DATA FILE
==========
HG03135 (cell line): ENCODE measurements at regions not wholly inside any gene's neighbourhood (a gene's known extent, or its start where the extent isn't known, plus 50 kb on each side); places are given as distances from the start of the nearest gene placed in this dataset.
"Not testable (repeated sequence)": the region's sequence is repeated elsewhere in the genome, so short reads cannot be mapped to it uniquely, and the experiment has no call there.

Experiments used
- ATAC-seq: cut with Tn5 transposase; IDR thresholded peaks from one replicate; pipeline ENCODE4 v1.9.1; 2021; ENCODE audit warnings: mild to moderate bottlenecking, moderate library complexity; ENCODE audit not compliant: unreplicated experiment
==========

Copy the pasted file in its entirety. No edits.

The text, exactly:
HG03135 (cell line): ENCODE measurements at regions not wholly inside any gene's neighbourhood (a gene's known extent, or its start where the extent isn't known, plus 50 kb on each side); places are given as distances from the start of the nearest gene placed in this dataset.
"Not testable (repeated sequence)": the region's sequence is repeated elsewhere in the genome, so short reads cannot be mapped to it uniquely, and the experiment has no call there.

Experiments used
- ATAC-seq: cut with Tn5 transposase; IDR thresholded peaks from one replicate; pipeline ENCODE4 v1.9.1; 2021; ENCODE audit warnings: mild to moderate bottlenecking, moderate library complexity; ENCODE audit not compliant: unreplicated experiment